We've all done dumb things in the course of our careers. It's a law of nature. And, if you currently work for yourself as an IT consultant, or you aspire to soon go out on your own, make a point of learning from your mistakes -- and the mistakes of others.

IT consultants have specific rules to follow that relate to business practices and clients and customers. Many of them are basic rules of professionalism and you should already be aware of them if you've decided to attempt a career as a professional IT consultant.

The following strategies, on the other hand, are amateurish and boneheaded, and I've found out (the hard way) that in an IT consultant's world, they have dire consequences.

Dumb things related to your business

  1. Trying to handle every aspect of the business on your own. Sure you can apply for and incorporate tax IDs -- that's the easy part. Writing contracts and dealing with cash flow and income taxes should be left up to specialists.

  2. Not investing in the right tools. These include a good laptop computer; a smartphone you can use for email when you're out of the office; programs you need for getting your work done, such as virtual machine software and testing tools; and a good desk and chair. You don't have to buy the fancy new stuff, but you do need to have the right setup so you can be functional and productive.

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  1. Assuming that liability insurance is for big corporations. If you're a 1099 contractor, you may not need it. However, if you have a formal business and work directly with clients, you'll often be asked about both general liability and professional liability. So insurance is not only something to CYA in case you mess up, it's also a minimum requirement for a lot of the customers who'll be hiring you.

  2. Overlooking the fact that downtime equals non-billable time. It's one of the biggest drawbacks to being self-employed. When you're a consultant you have to save for those rainy days that will inevitably come. Furthermore, you must always be looking for ways to make money -- even when you currently have work. Keep that pipeline filled.

  3. Believing you'll get your name out there by placing some ads in the local business journal or community paper and handing out some brochures at a conference. You have to network (in person at events as well as online) and then network some more. It's all about who knows you. It's also about networking with the right people. Your local Kiwanis club may not have your target customer base. But, then again, your local IT-centric association might not either. Plug into your local networking scene and network with both technical and business professionals to build up relationships. Once you've established a name for yourself, get out there and network some more. It's a never-ending requirement for success.

Dumb things related to your customers

  1. Trying to be everything to everyone. IT is way too complex for one person to know everything about everything. This is why you need to find your niche. Doing so will properly set everyone's expectations and set you up for success so no one ends up getting raked over the coals at the end of a project.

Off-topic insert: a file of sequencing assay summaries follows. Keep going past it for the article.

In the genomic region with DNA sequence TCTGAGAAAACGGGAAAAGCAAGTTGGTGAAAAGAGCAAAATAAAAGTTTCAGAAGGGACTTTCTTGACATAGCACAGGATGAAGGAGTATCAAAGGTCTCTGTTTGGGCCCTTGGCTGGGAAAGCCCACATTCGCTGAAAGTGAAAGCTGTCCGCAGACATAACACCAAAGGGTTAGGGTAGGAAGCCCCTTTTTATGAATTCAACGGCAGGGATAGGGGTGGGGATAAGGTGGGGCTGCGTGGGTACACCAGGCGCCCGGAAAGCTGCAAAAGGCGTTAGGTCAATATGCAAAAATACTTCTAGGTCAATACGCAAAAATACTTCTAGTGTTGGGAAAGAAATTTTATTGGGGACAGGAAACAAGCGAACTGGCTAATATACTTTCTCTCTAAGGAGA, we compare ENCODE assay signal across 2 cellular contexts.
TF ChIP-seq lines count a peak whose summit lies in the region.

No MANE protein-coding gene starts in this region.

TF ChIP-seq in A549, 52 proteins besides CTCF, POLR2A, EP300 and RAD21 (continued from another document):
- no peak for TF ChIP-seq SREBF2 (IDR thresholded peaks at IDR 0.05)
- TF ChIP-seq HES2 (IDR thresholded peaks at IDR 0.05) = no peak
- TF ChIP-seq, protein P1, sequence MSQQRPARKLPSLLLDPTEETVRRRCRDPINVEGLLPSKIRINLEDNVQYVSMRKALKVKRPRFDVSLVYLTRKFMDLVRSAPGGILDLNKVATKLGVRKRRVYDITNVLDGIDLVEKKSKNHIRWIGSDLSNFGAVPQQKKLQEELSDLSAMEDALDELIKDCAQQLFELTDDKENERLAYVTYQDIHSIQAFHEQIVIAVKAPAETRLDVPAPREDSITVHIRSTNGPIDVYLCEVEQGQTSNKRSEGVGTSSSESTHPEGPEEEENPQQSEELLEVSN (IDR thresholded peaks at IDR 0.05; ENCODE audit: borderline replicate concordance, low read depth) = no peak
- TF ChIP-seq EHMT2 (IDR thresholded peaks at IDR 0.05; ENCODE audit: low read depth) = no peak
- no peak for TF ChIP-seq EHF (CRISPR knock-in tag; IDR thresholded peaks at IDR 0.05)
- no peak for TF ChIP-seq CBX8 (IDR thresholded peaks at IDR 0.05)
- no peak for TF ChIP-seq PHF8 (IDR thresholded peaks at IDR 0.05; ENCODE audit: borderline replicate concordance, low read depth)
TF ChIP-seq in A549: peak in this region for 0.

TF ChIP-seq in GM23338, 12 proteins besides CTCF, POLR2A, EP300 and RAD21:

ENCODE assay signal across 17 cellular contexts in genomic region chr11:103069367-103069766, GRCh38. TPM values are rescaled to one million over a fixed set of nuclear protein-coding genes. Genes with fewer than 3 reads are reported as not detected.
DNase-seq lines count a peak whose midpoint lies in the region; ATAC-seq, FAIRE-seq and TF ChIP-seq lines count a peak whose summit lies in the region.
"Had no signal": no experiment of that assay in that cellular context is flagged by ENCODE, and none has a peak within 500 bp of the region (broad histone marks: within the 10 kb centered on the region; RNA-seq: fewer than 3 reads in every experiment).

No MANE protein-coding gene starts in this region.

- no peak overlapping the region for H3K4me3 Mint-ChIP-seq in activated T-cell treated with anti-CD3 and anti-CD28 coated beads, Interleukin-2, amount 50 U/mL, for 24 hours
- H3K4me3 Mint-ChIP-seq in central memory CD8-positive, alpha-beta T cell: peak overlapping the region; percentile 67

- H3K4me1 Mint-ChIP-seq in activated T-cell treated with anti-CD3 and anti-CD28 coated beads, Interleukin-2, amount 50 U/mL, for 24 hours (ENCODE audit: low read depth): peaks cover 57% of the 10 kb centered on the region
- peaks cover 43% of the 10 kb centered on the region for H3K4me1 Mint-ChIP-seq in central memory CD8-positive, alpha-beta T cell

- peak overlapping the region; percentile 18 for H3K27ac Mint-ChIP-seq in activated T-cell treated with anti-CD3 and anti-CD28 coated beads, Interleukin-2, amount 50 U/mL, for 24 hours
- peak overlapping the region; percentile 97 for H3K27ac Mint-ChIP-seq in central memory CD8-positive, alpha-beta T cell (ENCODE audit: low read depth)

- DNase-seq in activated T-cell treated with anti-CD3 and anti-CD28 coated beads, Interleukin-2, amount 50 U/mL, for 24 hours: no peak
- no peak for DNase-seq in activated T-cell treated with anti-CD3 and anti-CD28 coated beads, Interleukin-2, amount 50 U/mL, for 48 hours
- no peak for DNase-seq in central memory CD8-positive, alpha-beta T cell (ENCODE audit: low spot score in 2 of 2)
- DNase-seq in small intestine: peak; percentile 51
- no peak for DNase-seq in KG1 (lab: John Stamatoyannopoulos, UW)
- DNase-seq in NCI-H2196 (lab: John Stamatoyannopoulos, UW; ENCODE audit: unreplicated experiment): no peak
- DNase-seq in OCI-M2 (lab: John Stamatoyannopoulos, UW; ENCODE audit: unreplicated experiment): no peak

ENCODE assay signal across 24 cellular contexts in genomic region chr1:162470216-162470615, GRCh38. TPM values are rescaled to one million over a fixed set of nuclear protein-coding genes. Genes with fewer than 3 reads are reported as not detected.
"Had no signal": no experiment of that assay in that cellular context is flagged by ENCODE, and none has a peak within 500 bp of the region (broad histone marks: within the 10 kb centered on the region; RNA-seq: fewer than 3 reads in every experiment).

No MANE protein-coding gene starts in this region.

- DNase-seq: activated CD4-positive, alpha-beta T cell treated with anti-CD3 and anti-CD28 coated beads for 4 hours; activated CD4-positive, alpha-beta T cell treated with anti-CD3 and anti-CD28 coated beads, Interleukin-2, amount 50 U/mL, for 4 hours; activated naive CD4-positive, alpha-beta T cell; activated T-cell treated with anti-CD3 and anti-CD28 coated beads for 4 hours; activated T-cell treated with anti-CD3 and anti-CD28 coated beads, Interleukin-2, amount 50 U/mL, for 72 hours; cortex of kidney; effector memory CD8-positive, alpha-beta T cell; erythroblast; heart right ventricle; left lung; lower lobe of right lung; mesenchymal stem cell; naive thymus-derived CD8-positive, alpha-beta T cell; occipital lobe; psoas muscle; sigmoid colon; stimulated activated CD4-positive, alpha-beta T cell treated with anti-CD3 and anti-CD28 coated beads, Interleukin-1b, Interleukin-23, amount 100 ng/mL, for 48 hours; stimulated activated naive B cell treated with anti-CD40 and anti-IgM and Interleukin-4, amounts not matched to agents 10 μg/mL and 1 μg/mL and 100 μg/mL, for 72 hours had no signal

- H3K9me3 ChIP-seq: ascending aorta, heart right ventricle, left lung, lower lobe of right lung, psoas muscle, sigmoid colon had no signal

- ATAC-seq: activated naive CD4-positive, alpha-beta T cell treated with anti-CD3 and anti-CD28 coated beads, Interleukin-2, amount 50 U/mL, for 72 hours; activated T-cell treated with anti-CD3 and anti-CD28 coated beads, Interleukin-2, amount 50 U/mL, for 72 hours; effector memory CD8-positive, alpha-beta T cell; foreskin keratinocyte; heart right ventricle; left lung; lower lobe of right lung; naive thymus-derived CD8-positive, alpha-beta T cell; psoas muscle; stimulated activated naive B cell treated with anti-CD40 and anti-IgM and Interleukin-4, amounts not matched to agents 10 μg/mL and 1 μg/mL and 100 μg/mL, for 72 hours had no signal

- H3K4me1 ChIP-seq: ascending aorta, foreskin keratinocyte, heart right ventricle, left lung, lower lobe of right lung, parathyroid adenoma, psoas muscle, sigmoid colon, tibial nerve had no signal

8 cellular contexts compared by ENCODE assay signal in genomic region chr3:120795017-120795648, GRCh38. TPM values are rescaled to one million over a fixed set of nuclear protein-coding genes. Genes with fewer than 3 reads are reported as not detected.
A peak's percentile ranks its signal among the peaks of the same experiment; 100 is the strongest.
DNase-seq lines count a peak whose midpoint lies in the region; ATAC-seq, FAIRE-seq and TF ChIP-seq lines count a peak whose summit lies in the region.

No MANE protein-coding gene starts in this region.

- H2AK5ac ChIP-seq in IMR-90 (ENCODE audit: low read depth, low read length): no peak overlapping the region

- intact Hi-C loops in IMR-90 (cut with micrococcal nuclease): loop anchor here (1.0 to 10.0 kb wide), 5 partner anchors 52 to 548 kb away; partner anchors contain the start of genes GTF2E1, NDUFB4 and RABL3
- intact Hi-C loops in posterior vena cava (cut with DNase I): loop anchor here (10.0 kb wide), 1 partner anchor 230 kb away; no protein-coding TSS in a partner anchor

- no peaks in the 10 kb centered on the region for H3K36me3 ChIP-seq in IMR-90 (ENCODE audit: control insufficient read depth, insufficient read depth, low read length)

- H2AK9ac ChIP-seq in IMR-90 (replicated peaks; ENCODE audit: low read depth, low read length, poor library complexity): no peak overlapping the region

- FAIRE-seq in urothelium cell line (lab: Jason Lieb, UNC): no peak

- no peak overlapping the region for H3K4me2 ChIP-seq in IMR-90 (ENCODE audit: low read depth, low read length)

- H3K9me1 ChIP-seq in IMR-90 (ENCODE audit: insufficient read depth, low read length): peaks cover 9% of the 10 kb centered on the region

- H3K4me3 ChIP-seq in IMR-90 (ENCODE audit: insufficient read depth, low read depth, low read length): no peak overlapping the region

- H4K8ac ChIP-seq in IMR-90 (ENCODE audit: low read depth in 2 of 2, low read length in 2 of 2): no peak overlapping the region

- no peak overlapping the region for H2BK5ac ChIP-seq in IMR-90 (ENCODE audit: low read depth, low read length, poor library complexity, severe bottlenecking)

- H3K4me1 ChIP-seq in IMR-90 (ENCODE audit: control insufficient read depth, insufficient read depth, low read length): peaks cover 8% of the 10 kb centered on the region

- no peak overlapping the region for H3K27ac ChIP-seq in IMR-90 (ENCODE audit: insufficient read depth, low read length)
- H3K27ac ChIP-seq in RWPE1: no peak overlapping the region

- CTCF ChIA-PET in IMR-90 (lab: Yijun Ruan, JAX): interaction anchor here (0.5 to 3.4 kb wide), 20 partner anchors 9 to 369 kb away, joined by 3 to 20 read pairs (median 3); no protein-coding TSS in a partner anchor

2. Believing that you are the only option your customers have. Approaching new clients and business partners with an attitude of "they need me and I shouldn't have to prove myself to them" is a recipe for failure. Instead, approach things with humble confidence and continually work to differentiate yourself from the pack with your services and skills.

  3. Assuming that you know what's best for someone else's business. Forcing closed-minded opinions on a business manager does not create customer loyalty. You have to see things from the customer's perspective. State the facts and your opinion in a professional manner if you believe it's best for their business -- that's why customers hire you. Just don't overlook the value of keeping your thoughts to yourself when that's what a situation calls for.

  4. Classifying yourself as too good for certain types of work (including subcontract work) or certain types of customers. You do need to focus on what you love doing and what you're good at, but if you have the necessary expertise and can agree on a contract, take the job. You'll gain experience and everyone wins.

  5. Assuming that customers aren't paying attention to how you use your time when you're on the site, especially if you're billing by the hour. Continually ask yourself if what you're doing now is the best use of your time on that particular job.

Mary Kay Ash, the founder of Mary Kay Cosmetics, once said: "Ideas are a dime a dozen. People who implement them are priceless." Tweaking that a bit, I say consultants are a dime a dozen. The ones who learn from their mistakes are the ones who succeed.

Kevin Beaver, is an information security consultant, keynote speaker and expert witness with Atlanta-based Principle Logic LLC. Kevin specializes in performing independent security assessments. Kevin has authored/co-authored seven books on information security, including Hacking For Dummies and Hacking Wireless Networks For Dummies (Wiley). He's also the creator of the Security on Wheels information security audio books and blog providing security learning for IT professionals on the go. Kevin can be reached at  kbeaver@principlelogic.com.

This was first published in June 2009

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